The unfortunately named Pulmonaria— lungwort—is a beautiful, versatile, hardy plant whose bid for attention has seemed to go unnoticed in recent years. And but for a happy mistake, I might have ignored them, too. I have one bold plant of unknown origin that has sold me on the beauty and bravery of this low-growing, shade-loving selection.

My poor little plant has seen its share of challenges; it was lovingly cared for during the first few years of its life, and then was unceremoniously uprooted by landscape contractors—acting under my instructions—when a concrete patio was removed and replaced by pavers. I’d given the crew permission to trample and stomp, because most of the “garden” (and I use that term loosely) that surrounded the doomed patio was about to be disrupted anyway. I watched as the lungwort was yanked up by the crown and simply dropped at the base of a 50-plusyear- old elm (the reason for the patio replacement). Then I ignored it.

Six years later, the elm is suffering and, I believe, has only a year or two left. But the valiant little Pulmonaria is going strong. Despite my callous neglect, it managed to snuggle in next to the tree trunk and root itself, very comfortably taking hold and establishing to grow to a lovely, mature plant. I did nothing—truly, nothing—to encourage it.

Name: Pulmonaria

Common name: Lungwort

Hardiness: Zones 3 to 8

Mature height: Average 12 inches

Mature spread: Average 24 inches

Classification: Perennial

Landscape use: Exceptional and well-behaved groundcover; specimen plant in a mixed perennial garden; front of a border garden

Ornamental characteristics: Silver-mottled, light- to rich green, lanceolate foliage forms pleasing mounds; slowly spreading plant creates a reliable and attractive groundcover; in spring, buds and small, bell to trumpet-like early blooms emerge pink, changing through the next few weeks to varying stages of pink to coral to purple to blue

I’ve long forgotten the name of this particular lungwort, and although the blooms appear in a similar sequence of color as do the emerging blooms of ‘Raspberry Splash’, the mature flowers never settle into the rich, deep pink of that cultivar. Tiny buds appear in early to mid-April in the Chicagoland area—sometimes earlier in March— and the emerging flowers appear a deep, coral-pink. As the small, trumpet- like blooms mature, they turn lightly purple with a coral stripe, then to deeper blue (approaching a true cobalt) with a deeper purple stripe. For about two to three weeks, the plant is covered with a combination of coral, pink, purple and blue flowers until all of the blooms reach maturity and remain blue for a few more weeks. (Whatever the cultivar’s name, I would have selected it for blue flowers rather than pink.)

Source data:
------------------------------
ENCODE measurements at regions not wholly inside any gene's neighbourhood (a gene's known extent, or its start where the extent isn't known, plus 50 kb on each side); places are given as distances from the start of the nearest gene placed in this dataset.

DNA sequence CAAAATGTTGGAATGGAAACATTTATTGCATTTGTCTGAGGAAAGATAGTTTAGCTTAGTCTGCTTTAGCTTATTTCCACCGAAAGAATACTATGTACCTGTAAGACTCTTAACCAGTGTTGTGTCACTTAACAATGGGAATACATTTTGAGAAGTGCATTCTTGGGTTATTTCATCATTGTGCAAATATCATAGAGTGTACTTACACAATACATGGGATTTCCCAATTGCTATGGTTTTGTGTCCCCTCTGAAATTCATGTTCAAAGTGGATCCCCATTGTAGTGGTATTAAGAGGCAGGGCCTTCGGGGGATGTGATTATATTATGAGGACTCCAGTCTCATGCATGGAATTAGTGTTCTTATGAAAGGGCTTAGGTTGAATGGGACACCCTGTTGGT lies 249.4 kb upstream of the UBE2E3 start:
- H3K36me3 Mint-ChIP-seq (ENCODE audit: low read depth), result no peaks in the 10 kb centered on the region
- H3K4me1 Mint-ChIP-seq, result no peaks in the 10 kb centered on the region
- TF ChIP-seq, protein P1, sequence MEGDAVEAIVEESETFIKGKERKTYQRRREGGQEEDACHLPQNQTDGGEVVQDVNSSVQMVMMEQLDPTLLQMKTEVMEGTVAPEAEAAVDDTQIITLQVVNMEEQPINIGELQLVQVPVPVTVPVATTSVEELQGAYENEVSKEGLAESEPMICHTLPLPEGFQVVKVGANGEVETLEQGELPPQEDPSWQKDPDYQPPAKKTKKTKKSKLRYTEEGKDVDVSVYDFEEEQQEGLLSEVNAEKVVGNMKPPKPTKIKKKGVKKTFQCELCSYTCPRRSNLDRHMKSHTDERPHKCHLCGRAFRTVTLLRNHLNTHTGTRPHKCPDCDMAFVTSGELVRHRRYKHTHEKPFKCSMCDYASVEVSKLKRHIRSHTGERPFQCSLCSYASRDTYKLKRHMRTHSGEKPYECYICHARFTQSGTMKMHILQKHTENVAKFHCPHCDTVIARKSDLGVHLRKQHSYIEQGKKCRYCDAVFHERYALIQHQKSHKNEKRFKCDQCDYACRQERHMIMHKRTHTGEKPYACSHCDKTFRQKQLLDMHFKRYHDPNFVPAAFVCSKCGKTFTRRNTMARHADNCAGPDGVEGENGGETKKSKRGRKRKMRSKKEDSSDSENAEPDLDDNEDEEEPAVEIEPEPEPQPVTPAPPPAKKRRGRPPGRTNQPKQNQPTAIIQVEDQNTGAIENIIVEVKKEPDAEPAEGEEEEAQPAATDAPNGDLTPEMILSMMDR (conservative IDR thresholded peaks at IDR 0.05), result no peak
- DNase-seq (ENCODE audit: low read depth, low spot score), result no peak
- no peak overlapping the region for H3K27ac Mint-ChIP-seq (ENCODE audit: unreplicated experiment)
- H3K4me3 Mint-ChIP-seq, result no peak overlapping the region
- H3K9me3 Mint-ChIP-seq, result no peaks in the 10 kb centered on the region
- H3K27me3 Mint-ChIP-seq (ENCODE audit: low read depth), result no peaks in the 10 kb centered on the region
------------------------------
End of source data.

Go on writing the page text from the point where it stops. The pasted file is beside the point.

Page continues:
The foliage is a longer-lasting feature that provides a beautiful focal point until leaves begin to die back in late fall, although in a few of our milder winters, I’ve spotted their semi-evergreen glow through what little snow has accumulated. Leaves are lanceolate, light to deep green with splotches of silver that offer flashes of light in a shady garden. Basal leaves form a neat mound; on my plant, the coarsely hairy, basal leaves stretch only about 5 to 6 inches long by about 1.5 inches wide. The flowering stems hold smaller leaves that reach about 3 inches long by 1 inch wide. Other species sport broader, longer foliage.

It’s because of my little trouper that I adopted several more lungwort— primarily ‘Trevi Fountain’—for other semishady spots in the garden. These, like my little orphan, are supposed to be happiest in moist, well-drained, humus-rich soil, and I would heartily recommend such soil conditions. My soil is notoriously poor, however, and they perform reliably and beautifully. Those that are sited in areas that receive near full sun receive a bit more moisture to prevent them from withering; leaves can tend to crisp a bit and, if left without supplemental water, can fail. It’s a lesson hard-learned, but it’s small price to pay for happy lungworts.

Spreading slowly by rhizomes, Pulmonaria is well-behaved and does not outgrow its boundaries. If a planting does become overcrowded, plants can be divided (best done in the fall) and relocated. A little extra care at this time helps them to establish, but they don’t require much TLC.

My plants have experienced no insect problems, and although lungwort can, on occasion, be susceptible to powdery mildew, mine have performed admirably without blemish.

There are hundreds of varieties of Pulmonaria, each offering lovely leaf variegation and a rainbow of evolving bloom colors. For more information on selections for the Upper Midwest— and those may be applied to other regions—visit the Chicago Botanic Garden’s Plant Evaluation program at: http://www.chicagobotanic.org/downloads/planteval_notes/no17_pulmonaria.pdf.


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